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Reading this article reminded me once again of how we perceive math. How many times have you heard statements such as, “I’m not a math person…” or “I’m no good at math?” My guess is more often than you realize. For some reason, people feel it’s ok to not be a math person. As a friend once said, you never hear people say, “I’m not a reading person,” as an excuse not to learn how to read. Math is a part of our everyday lives, and it is puzzling as to why some of us perceive ourselves as unable to figure out that thing called math.

In “Becoming a Math Person,” Noah Heller, the master teacher in residence for mathematics at the Harvard Teacher Fellows program, states that “When students proclaim that they’re ‘not math persons,’ that’s an indication that they feel outside of mathematics, that math doesn’t belong to them. They feel like the math learning expected of them is something that they’re forced to do and memorize, or a way in which they’re asked to conform their thinking or cram for examinations. When students say they’re not ‘math persons,’ they mean that they don’t see mathematics as a useful practice that can help them interpret and navigate the world.”

If you take Heller’s premise that those claiming not to be math persons are those who feel like outsiders in the world of mathematics, then it is our challenge, as educators, to help them feel like an insider. How do we do that? This is a question that is answered daily in our classrooms at WMS. What do we do that helps children see themselves as mathematicians? Some of the most interesting and amazing materials in a Montessori classroom are the math materials. When I did my Montessori teacher training, I was in awe of the way math was taught and how the materials demonstrated mathematical operations and concepts. I learned more about what I didn’t know about math than I ever could have imagined. I honestly didn’t realize that a square number built a square, a number cubed created a cube, or that one could physically demonstrate how zeroes hold the place when doing multi-digit multiplication by using the Montessori checkerboard. It was an incredible opportunity.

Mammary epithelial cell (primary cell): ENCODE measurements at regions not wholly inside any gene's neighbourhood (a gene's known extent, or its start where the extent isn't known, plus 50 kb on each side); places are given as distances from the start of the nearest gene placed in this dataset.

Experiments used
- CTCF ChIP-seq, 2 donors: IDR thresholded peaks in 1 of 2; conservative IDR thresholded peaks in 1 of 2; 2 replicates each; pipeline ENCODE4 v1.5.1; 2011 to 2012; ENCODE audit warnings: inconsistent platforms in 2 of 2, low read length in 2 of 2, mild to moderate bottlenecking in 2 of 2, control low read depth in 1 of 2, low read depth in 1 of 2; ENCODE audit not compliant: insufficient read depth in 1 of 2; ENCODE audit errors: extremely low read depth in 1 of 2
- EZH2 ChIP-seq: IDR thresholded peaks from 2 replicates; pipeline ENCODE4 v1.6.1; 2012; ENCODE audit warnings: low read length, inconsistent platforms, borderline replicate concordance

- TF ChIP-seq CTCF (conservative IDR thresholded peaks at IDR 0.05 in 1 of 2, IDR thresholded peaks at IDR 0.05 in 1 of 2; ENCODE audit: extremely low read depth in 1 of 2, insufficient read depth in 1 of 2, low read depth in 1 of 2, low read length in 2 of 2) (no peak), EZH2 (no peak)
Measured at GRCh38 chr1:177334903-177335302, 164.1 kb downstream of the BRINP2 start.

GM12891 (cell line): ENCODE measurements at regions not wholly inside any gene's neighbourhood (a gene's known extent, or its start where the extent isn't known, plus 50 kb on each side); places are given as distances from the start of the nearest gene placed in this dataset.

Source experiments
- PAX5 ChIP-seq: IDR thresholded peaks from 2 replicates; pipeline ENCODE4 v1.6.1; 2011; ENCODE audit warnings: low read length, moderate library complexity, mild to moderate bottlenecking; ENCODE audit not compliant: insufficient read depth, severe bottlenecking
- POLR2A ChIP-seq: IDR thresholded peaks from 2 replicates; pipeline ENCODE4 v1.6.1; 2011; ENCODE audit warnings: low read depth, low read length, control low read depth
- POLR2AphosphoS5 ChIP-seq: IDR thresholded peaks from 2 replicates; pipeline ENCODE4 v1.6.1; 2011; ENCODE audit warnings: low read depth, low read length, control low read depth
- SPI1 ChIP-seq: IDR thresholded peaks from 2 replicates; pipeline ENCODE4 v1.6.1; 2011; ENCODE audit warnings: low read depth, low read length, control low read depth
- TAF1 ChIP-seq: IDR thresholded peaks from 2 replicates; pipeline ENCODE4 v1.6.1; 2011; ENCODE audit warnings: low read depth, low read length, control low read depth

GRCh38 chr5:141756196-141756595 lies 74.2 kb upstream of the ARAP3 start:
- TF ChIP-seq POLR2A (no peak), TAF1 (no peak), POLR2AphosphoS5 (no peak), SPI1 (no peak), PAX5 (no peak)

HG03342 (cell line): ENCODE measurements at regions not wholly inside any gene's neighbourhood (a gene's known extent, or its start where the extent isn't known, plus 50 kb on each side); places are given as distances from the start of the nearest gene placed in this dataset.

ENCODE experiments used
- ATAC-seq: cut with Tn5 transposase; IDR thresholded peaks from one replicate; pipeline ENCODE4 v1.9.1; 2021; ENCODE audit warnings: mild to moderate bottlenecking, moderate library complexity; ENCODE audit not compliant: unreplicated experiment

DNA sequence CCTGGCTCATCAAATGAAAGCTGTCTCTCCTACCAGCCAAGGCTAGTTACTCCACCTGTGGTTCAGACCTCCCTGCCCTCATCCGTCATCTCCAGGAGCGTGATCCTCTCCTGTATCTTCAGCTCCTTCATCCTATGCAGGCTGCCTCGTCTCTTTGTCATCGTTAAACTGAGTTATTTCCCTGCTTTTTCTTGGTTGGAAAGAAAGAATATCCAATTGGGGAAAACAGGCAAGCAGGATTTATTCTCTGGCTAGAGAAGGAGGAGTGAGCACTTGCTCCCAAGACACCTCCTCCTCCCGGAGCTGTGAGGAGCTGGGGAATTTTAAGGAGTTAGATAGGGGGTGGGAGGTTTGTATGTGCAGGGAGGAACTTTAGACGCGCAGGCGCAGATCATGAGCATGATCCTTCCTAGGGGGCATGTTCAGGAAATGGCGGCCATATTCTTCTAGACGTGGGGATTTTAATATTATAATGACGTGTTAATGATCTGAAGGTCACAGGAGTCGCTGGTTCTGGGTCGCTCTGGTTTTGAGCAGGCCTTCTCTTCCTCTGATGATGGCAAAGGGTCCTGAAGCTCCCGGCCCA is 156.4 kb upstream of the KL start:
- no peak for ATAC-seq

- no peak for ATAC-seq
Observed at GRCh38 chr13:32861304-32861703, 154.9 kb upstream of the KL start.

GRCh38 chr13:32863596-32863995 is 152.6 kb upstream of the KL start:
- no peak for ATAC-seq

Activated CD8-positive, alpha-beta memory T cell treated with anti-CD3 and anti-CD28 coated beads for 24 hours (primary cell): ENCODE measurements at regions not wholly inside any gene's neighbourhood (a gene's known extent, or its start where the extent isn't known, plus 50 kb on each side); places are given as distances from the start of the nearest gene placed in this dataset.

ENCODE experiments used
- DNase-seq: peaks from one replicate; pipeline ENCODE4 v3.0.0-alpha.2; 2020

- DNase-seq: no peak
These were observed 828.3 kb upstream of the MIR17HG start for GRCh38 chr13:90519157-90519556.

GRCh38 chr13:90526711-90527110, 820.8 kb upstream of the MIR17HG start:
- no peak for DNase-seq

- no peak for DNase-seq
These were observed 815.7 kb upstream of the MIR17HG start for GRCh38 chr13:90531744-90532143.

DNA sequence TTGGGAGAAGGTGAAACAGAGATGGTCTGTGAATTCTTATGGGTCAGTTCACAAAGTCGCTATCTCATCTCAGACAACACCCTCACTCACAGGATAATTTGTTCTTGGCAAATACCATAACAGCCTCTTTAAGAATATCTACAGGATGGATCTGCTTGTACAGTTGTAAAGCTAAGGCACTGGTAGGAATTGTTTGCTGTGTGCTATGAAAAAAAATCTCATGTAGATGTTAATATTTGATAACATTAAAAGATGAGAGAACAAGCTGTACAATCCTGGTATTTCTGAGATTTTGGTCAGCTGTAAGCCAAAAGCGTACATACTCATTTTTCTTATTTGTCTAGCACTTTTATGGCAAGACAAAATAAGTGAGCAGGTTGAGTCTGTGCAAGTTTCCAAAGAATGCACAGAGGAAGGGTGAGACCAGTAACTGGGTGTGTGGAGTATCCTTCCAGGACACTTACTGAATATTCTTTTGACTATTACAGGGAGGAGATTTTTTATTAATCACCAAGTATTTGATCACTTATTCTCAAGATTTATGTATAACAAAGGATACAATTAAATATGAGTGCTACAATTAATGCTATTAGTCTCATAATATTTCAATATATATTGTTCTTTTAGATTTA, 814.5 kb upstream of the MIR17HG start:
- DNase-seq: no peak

One of the distinct advantages of being a student at Wilmington Montessori School is the integration of math into a student’s daily experiences. Our classrooms are filled with math materials. Lessons are taught that integrate these materials into everyday experiences so children can not only hear a math story, but create it using materials that add to the story, working toward a solution. “Right answers” are sought; different ways of reaching a solution are explored, explained and celebrated. Wrong answers are puzzled over. Math is collaborative, informative and enjoyed. If you need help learning to become a math person or seeing its relevance in your life, stop in and ask a teacher or a student for a lesson. You will be so glad you did.